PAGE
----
Joelle Miller doesn’t expect any trouble for her Labor Day block party in West Philly. “We ain’t having no liquor or beer,” the “block spokesman” says as she invites a reporter to swing on by the festivities. “Just bring yourself. I got all the food.”
Permit in hand, Miller thanks Murray, then turns to her supervisor and points back at Murray. “You got to give them more money,” she says. “They need a raise.”
Downstairs, in the lower-floor atrium, Craig Washington sits in line at 1:03 p.m., waiting to pick up construction permits. “This is my first time here,” says the capital construction manager for University of the Sciences. “It’s kind of like the DMV.”
According to Daniel Rodriguez, customer-care manager for the Department of Licenses and Inspections, somewhere between 500 and 600 people will show up today to pick up permits or licenses in person. On Aug. 28, 2017, L&I employees will perform 654 inspections and issue 480 violations. The department will issue 104 business licenses, including 62 rental licenses, 18 large-food-establishment licenses, three motor-vehicle-repair licenses, and one bingo-operator license.
In another line, residents queue up to pay their taxes in person – 297 will pay that way today, adding $208,853.48 to the city treasury. Others will pay by mail or online, so the City of Philadelphia will gross $4,947,942.12 in taxes for the day. The Department of Revenue will issue 39,840 letters letting residents know what they owe, plus 2,945 delinquency notices.
On an average weekday, the Treasurer’s Office will send out 1,274 checks to city employees, pensioners, and others owed money by the city. But today, not a one: They never print checks on Mondays.
A little past 1 in the afternoon, a call comes over Kevin Carey’s radio, one of 9,598 used by city employees. “Do you have a 30-18 there?” a dispatcher asks.
“Thirty-eighteen, that’s the code for an overdose – heroin,” says Carey, paramedic service chief for the Fire Department’s Medic 8 unit, based in Kensington. He flips on his sirens and races to the scene. Medic 8 has already responded to six calls this morning, three of them overdoses. That’s typical for a Monday morning.
An ambulance is already there when Carey arrives, but the patient has walked away.
“The dead who come back to life,” Carey mutters, shaking his head. Police officers nearby responded to the call and gave the man Narcan – the nasal-spray opioid blocker used to treat overdoses. Once revived, the man left.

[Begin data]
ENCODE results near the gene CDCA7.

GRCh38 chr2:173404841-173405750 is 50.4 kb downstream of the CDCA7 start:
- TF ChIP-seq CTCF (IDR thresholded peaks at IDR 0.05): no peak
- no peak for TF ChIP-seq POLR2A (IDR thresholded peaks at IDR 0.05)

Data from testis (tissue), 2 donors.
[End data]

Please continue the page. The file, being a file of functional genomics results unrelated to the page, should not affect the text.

Most days, Carey’s unit handles more overdoses than any other in the city. Today’s no exception. Medic 8 will administer Narcan four times on Aug. 28, 2017; across the city, Fire Department responders will deploy the spray 15 times.
Philadelphia has long had a deadly relationship with heroin. The introduction of even stronger, synthetic opioids like fentanyl has only made things worse. An estimated 1,200 people would overdose in Philadelphia in 2017.
The Medical Examiner’s Office will record six opioid-related, unintentional drug deaths today. Nothing out of the ordinary. It weighs on Carey.
“It’s depressing,” he says. “It means this whole branch of our society has simply lost hope with anything… It’s sad.”
Mark Lasly sits before a wall of flat-screen monitors. It’s 15:21, SEPTA time. Lasly and his colleagues have 1,465 cameras, each providing a live feed of station platforms and other areas. Add in about 20,000 cameras on SEPTA’s buses and trains, and it’s safe to say that whenever you’re riding, somebody’s watching you.
There are about a half-dozen staffers monitoring the live feeds at any given time. They tend to focus on the busiest stations, where there’s greater potential for something to go wrong or the platform to get dangerously full.
Tonight, the Phillies are playing at home, so the subway station near the ballpark will be a focus after nine innings are played. The Phils will beat the Braves, 6-1, a bright blip in an otherwise drab rebuilding year.
Over in North Philly, Emily Kehoe tramples through an overgrown back alley as a fierce-sounding dog locked up nearby barks like mad. Kehoe ignores the mutt and presses on, stepping over brambles and trash to a trap set the day before.